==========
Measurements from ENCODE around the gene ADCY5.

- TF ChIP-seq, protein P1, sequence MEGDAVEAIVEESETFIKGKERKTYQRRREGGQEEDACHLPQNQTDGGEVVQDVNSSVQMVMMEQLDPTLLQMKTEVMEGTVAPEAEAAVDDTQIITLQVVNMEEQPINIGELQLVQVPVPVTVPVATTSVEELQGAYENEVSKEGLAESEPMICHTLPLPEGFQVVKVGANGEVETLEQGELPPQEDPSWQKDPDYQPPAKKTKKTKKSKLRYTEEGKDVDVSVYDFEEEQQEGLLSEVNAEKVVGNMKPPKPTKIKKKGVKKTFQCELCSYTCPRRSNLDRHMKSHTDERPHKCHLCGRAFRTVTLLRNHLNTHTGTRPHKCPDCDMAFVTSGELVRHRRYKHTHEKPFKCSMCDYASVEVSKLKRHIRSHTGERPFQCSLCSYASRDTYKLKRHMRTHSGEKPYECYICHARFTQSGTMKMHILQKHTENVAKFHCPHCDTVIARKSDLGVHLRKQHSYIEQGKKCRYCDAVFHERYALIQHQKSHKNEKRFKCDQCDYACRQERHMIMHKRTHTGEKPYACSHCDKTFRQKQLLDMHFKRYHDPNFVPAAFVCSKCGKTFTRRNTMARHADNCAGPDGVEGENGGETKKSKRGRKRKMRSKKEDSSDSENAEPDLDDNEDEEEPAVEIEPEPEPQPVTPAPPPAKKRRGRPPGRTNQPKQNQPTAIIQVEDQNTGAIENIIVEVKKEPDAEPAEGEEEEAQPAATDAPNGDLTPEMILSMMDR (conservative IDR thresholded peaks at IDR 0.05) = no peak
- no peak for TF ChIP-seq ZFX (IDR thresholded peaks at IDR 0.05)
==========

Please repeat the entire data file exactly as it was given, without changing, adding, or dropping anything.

Measurements from ENCODE around the gene ADCY5.

- TF ChIP-seq, protein P1, sequence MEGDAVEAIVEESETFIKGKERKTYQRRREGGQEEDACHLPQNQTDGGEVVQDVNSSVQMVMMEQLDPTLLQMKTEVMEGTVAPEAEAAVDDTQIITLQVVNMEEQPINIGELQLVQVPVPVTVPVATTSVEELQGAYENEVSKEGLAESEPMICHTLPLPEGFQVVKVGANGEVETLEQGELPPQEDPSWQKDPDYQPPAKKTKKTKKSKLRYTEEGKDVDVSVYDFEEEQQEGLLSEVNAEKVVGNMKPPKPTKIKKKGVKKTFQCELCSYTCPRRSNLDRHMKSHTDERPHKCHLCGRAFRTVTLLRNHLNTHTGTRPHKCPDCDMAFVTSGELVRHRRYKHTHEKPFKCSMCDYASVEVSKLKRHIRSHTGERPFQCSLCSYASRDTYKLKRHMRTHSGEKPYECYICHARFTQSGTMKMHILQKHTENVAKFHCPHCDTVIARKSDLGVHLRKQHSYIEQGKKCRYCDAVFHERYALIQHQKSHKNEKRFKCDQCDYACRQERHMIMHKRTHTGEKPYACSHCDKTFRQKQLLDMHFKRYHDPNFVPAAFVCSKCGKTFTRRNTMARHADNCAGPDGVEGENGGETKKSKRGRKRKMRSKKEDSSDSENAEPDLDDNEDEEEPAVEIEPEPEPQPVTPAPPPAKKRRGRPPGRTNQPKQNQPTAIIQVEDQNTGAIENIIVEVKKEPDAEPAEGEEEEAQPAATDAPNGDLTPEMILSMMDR (conservative IDR thresholded peaks at IDR 0.05) = no peak
- no peak for TF ChIP-seq ZFX (IDR thresholded peaks at IDR 0.05)